Building, Riding, and Maintaining Trails in Southeastern Virginia

Freedom Park

Freedom Park, Williamsburg VA

Location:
5537 Centerville Rd
Williamsburg, Virginia 23188

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Directions:
From Interstate 64 take exit 234A to Route 199. From Route 199 take the Longhill Road exit. Turn right onto Longhill Road (Route 612). Follow Longhill Road until it ends at the park gates. Once inside the park gates, follow road to the parking lot.

Google Map

GPSTrailSource

Description:

Freedom Park boasts over 20 miles of singletrack trail including a beginner level Bunny Loop trail, a freeride trail, and several miles of multi-use trails.  Each trail has a different feel and its own set of unique features.  All bike trails are uni-directional singletrack trails, so please pay attention to the signs.  Helmets are required.

Freedom Park is open daily from 7:00 AM to sunset.  Trails may sometimes be closed to bikes due to rain or dangerous conditions.  Call the park office for trail conditions and status.  Park Facilities currently include a park office, meeting room, museum exhibits, fireplace, restrooms, bike wash, botanical garden, the Go Ape treetop adventure, and plenty of parking.  Bring the family and make a day of it!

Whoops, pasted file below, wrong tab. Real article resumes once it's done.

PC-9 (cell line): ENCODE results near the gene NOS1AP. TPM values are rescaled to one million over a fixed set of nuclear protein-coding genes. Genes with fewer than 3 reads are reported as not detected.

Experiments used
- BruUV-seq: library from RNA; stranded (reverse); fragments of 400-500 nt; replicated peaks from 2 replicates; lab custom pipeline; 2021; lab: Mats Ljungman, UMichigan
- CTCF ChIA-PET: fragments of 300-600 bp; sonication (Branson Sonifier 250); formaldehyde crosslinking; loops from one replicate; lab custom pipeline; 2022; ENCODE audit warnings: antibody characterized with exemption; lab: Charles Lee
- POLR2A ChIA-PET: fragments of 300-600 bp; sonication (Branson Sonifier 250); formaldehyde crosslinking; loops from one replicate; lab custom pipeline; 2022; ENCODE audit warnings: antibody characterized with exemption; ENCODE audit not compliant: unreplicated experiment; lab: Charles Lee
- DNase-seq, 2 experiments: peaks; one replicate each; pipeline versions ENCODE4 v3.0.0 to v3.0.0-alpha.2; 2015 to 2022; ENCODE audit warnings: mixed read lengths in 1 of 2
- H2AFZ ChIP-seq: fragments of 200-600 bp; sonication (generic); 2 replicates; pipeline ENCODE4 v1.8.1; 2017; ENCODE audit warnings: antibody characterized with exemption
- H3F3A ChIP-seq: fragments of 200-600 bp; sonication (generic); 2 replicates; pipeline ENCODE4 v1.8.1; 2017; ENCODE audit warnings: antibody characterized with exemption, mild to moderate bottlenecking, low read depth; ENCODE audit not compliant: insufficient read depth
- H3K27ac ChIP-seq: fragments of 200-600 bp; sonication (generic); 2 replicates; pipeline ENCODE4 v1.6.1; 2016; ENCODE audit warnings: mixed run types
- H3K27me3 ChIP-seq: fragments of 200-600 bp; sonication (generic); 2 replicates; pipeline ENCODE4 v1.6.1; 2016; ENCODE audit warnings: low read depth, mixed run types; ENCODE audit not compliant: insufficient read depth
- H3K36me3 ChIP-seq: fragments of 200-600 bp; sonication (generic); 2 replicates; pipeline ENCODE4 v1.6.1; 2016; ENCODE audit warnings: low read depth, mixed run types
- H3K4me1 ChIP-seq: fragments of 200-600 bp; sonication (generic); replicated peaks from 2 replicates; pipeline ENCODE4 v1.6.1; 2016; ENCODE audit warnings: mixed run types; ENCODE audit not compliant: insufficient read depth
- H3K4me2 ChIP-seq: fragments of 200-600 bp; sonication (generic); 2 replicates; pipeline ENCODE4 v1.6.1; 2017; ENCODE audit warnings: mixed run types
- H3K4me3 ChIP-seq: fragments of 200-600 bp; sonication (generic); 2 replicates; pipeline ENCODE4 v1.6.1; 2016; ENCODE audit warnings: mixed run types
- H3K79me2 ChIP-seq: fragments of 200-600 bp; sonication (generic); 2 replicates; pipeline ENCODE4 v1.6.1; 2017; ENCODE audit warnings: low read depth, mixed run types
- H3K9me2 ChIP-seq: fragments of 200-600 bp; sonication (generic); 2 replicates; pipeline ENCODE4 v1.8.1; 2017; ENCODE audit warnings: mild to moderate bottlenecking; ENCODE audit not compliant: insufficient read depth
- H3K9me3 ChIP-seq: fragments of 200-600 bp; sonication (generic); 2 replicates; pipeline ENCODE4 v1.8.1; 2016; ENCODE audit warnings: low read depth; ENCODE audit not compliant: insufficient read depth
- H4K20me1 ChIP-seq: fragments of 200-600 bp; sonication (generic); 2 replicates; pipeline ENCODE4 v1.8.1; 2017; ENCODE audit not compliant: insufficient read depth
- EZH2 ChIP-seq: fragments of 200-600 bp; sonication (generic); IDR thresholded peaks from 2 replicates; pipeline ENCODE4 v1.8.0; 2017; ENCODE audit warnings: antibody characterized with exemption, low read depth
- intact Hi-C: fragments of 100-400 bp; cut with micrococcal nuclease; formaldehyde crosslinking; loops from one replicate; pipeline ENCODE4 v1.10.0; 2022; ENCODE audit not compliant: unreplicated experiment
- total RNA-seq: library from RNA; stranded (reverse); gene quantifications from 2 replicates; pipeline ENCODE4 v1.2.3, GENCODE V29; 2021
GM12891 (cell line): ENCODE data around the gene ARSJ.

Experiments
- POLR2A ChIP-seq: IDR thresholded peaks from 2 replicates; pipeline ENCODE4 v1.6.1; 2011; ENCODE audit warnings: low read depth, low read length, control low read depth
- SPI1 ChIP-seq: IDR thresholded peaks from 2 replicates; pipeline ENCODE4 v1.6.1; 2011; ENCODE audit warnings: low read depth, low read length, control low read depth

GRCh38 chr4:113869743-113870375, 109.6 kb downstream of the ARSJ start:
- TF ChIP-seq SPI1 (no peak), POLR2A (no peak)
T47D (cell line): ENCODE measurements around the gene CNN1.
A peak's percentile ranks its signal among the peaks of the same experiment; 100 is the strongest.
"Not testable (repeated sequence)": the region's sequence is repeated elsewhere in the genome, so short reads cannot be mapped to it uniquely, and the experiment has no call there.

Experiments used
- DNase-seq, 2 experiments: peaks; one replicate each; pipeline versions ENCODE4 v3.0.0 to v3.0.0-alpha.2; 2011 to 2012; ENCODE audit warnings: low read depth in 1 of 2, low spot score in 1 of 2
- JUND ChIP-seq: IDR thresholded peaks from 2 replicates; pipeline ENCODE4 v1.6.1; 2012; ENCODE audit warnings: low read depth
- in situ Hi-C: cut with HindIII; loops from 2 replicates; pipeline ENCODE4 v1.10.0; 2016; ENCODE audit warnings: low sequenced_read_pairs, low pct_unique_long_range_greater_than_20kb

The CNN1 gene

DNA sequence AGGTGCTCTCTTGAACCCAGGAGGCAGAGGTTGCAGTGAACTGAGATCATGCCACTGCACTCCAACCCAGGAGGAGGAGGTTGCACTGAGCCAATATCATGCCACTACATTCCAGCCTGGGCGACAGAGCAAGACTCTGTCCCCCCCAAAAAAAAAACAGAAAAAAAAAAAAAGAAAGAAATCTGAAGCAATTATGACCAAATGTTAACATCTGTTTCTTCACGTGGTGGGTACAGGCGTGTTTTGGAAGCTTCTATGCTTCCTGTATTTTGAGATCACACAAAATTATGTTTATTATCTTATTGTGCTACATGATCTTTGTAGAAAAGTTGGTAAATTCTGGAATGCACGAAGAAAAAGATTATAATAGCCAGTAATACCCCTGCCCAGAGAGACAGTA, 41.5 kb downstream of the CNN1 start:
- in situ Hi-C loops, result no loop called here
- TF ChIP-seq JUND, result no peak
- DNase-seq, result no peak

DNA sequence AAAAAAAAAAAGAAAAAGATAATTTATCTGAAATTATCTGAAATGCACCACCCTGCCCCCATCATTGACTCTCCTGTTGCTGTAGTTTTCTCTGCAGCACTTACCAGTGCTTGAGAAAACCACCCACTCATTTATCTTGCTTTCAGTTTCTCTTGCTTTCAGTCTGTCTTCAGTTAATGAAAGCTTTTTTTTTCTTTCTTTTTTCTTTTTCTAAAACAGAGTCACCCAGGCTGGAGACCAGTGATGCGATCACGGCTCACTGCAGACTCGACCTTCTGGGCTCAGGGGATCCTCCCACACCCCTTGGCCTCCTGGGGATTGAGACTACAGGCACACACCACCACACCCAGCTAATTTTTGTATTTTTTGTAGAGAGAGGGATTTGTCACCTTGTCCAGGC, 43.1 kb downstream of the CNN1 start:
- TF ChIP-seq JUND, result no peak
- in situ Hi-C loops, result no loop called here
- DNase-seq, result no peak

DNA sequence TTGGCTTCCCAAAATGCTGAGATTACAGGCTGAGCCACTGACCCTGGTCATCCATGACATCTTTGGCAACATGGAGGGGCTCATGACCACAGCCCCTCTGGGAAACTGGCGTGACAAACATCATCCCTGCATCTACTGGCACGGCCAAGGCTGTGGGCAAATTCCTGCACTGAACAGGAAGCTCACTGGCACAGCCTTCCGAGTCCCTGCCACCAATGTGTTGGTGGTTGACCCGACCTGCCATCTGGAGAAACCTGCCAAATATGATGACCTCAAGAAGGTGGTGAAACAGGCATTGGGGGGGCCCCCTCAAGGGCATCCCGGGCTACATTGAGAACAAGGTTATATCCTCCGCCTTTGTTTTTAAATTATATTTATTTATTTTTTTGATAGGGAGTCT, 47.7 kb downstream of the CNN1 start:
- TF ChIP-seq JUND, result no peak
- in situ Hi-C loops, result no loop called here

Check trail maps at the park for locations of all trails.  Maps are available at the park office and the black mailboxes near the parking lot and trail signs.  Trails are sometimes re-routed and may have changed since you last rode them!  Carry a map and cell phone with you, plan your route, and pay attention to all signs, especially the emergency access points: orange posts with white numbers on red stars.  Always know where you are on the trail!  You may need to refer to the trail name and last emergency access point or trail feature that you passed.

Report downed trees, trail damage, needed repairs, and any dangerous conditions to the park office or to trails@evma.org.

Bunny Loop – for beginners

The 0.71 mile Bunny Loop was built in 2013 for kids and novice riders.  The trailhead is marked with a big sign near the end of the parking lot closest to the Free Black Settlement cabins.  Though meant to be easy, there are some bumps, a few wooden bridges, and some small, easy dirt mounds that will introduce new riders to smaller versions of some of the features on Freedom Park’s intermediate-rated trails.  A short way into the trail a sign indicates options to the left or right.  Each fork takes an opposite direction but gets you back to the trail head in a total of 0.35 miles.  Ride both forks for different experiences.  Once novices have built some confidence on the Bunny Loop, try out Trails A-E.

Trails A and B